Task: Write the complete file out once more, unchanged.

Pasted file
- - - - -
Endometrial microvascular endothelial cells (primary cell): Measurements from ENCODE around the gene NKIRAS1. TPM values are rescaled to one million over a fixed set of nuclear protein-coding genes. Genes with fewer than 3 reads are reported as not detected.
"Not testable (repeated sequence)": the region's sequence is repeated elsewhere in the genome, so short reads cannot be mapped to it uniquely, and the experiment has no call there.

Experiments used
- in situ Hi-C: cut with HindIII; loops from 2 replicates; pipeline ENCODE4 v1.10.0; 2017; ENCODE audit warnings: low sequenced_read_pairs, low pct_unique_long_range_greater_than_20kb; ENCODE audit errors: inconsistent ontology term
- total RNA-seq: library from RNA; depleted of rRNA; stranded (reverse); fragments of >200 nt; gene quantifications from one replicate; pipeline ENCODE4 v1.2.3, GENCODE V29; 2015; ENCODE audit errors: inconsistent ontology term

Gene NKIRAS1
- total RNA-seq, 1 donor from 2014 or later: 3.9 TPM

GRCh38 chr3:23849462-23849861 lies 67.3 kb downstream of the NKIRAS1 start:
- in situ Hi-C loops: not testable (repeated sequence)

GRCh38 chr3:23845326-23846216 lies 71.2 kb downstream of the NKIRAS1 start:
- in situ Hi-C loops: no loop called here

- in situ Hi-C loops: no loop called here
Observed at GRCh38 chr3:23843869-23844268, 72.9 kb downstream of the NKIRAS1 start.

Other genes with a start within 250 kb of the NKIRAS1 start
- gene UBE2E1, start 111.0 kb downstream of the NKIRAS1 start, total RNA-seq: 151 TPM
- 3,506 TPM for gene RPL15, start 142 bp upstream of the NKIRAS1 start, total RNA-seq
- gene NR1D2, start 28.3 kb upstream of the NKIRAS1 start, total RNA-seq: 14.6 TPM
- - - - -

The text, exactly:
Endometrial microvascular endothelial cells (primary cell): Measurements from ENCODE around the gene NKIRAS1. TPM values are rescaled to one million over a fixed set of nuclear protein-coding genes. Genes with fewer than 3 reads are reported as not detected.
"Not testable (repeated sequence)": the region's sequence is repeated elsewhere in the genome, so short reads cannot be mapped to it uniquely, and the experiment has no call there.

Experiments used
- in situ Hi-C: cut with HindIII; loops from 2 replicates; pipeline ENCODE4 v1.10.0; 2017; ENCODE audit warnings: low sequenced_read_pairs, low pct_unique_long_range_greater_than_20kb; ENCODE audit errors: inconsistent ontology term
- total RNA-seq: library from RNA; depleted of rRNA; stranded (reverse); fragments of >200 nt; gene quantifications from one replicate; pipeline ENCODE4 v1.2.3, GENCODE V29; 2015; ENCODE audit errors: inconsistent ontology term

Gene NKIRAS1
- total RNA-seq, 1 donor from 2014 or later: 3.9 TPM

GRCh38 chr3:23849462-23849861 lies 67.3 kb downstream of the NKIRAS1 start:
- in situ Hi-C loops: not testable (repeated sequence)

GRCh38 chr3:23845326-23846216 lies 71.2 kb downstream of the NKIRAS1 start:
- in situ Hi-C loops: no loop called here

- in situ Hi-C loops: no loop called here
Observed at GRCh38 chr3:23843869-23844268, 72.9 kb downstream of the NKIRAS1 start.

Other genes with a start within 250 kb of the NKIRAS1 start
- gene UBE2E1, start 111.0 kb downstream of the NKIRAS1 start, total RNA-seq: 151 TPM
- 3,506 TPM for gene RPL15, start 142 bp upstream of the NKIRAS1 start, total RNA-seq
- gene NR1D2, start 28.3 kb upstream of the NKIRAS1 start, total RNA-seq: 14.6 TPM